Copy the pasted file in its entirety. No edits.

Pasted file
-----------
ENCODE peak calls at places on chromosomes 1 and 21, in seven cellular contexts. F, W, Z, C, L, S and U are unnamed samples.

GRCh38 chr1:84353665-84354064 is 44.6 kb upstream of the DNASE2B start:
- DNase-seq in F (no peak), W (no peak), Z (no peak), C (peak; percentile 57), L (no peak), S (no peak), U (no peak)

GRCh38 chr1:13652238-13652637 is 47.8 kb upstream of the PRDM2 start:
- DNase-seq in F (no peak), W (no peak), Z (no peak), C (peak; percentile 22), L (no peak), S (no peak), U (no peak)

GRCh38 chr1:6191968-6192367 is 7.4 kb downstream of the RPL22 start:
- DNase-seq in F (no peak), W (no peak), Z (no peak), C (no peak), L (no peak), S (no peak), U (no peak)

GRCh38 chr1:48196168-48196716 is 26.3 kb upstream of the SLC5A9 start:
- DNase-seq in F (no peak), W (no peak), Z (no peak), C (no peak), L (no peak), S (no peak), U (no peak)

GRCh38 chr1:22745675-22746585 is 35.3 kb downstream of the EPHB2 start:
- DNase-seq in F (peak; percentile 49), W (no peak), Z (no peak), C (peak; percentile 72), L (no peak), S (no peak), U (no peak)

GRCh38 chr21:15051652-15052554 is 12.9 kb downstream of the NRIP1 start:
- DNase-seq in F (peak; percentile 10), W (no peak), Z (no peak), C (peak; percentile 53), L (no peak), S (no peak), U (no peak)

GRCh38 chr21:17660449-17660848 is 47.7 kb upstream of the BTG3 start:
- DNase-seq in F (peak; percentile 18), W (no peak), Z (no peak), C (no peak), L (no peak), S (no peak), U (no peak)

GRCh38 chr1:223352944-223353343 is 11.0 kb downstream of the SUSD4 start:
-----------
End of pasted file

ENCODE peak calls at places on chromosomes 1 and 21, in seven cellular contexts. F, W, Z, C, L, S and U are unnamed samples.

GRCh38 chr1:84353665-84354064 is 44.6 kb upstream of the DNASE2B start:
- DNase-seq in F (no peak), W (no peak), Z (no peak), C (peak; percentile 57), L (no peak), S (no peak), U (no peak)

GRCh38 chr1:13652238-13652637 is 47.8 kb upstream of the PRDM2 start:
- DNase-seq in F (no peak), W (no peak), Z (no peak), C (peak; percentile 22), L (no peak), S (no peak), U (no peak)

GRCh38 chr1:6191968-6192367 is 7.4 kb downstream of the RPL22 start:
- DNase-seq in F (no peak), W (no peak), Z (no peak), C (no peak), L (no peak), S (no peak), U (no peak)

GRCh38 chr1:48196168-48196716 is 26.3 kb upstream of the SLC5A9 start:
- DNase-seq in F (no peak), W (no peak), Z (no peak), C (no peak), L (no peak), S (no peak), U (no peak)

GRCh38 chr1:22745675-22746585 is 35.3 kb downstream of the EPHB2 start:
- DNase-seq in F (peak; percentile 49), W (no peak), Z (no peak), C (peak; percentile 72), L (no peak), S (no peak), U (no peak)

GRCh38 chr21:15051652-15052554 is 12.9 kb downstream of the NRIP1 start:
- DNase-seq in F (peak; percentile 10), W (no peak), Z (no peak), C (peak; percentile 53), L (no peak), S (no peak), U (no peak)

GRCh38 chr21:17660449-17660848 is 47.7 kb upstream of the BTG3 start:
- DNase-seq in F (peak; percentile 18), W (no peak), Z (no peak), C (no peak), L (no peak), S (no peak), U (no peak)

GRCh38 chr1:223352944-223353343 is 11.0 kb downstream of the SUSD4 start: